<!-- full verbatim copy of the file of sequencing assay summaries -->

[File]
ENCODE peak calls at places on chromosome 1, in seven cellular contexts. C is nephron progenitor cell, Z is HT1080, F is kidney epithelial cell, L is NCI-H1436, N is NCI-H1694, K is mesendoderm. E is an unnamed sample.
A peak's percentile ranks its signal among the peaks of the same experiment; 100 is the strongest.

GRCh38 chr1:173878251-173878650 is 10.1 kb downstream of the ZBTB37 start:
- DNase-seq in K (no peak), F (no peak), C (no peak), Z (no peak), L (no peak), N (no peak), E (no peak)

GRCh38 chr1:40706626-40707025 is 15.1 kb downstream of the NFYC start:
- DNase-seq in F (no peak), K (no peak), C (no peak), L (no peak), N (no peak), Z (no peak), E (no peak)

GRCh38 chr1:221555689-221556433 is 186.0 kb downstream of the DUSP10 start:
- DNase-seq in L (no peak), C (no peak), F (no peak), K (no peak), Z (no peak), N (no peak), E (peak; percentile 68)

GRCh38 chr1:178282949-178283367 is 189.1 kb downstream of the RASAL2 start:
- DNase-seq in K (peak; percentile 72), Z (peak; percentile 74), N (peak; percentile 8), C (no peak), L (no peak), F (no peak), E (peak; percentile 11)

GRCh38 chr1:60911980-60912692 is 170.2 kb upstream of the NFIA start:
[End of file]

ENCODE peak calls at places on chromosome 1, in seven cellular contexts. C is nephron progenitor cell, Z is HT1080, F is kidney epithelial cell, L is NCI-H1436, N is NCI-H1694, K is mesendoderm. E is an unnamed sample.
A peak's percentile ranks its signal among the peaks of the same experiment; 100 is the strongest.

GRCh38 chr1:173878251-173878650 is 10.1 kb downstream of the ZBTB37 start:
- DNase-seq in K (no peak), F (no peak), C (no peak), Z (no peak), L (no peak), N (no peak), E (no peak)

GRCh38 chr1:40706626-40707025 is 15.1 kb downstream of the NFYC start:
- DNase-seq in F (no peak), K (no peak), C (no peak), L (no peak), N (no peak), Z (no peak), E (no peak)

GRCh38 chr1:221555689-221556433 is 186.0 kb downstream of the DUSP10 start:
- DNase-seq in L (no peak), C (no peak), F (no peak), K (no peak), Z (no peak), N (no peak), E (peak; percentile 68)

GRCh38 chr1:178282949-178283367 is 189.1 kb downstream of the RASAL2 start:
- DNase-seq in K (peak; percentile 72), Z (peak; percentile 74), N (peak; percentile 8), C (no peak), L (no peak), F (no peak), E (peak; percentile 11)

GRCh38 chr1:60911980-60912692 is 170.2 kb upstream of the NFIA start: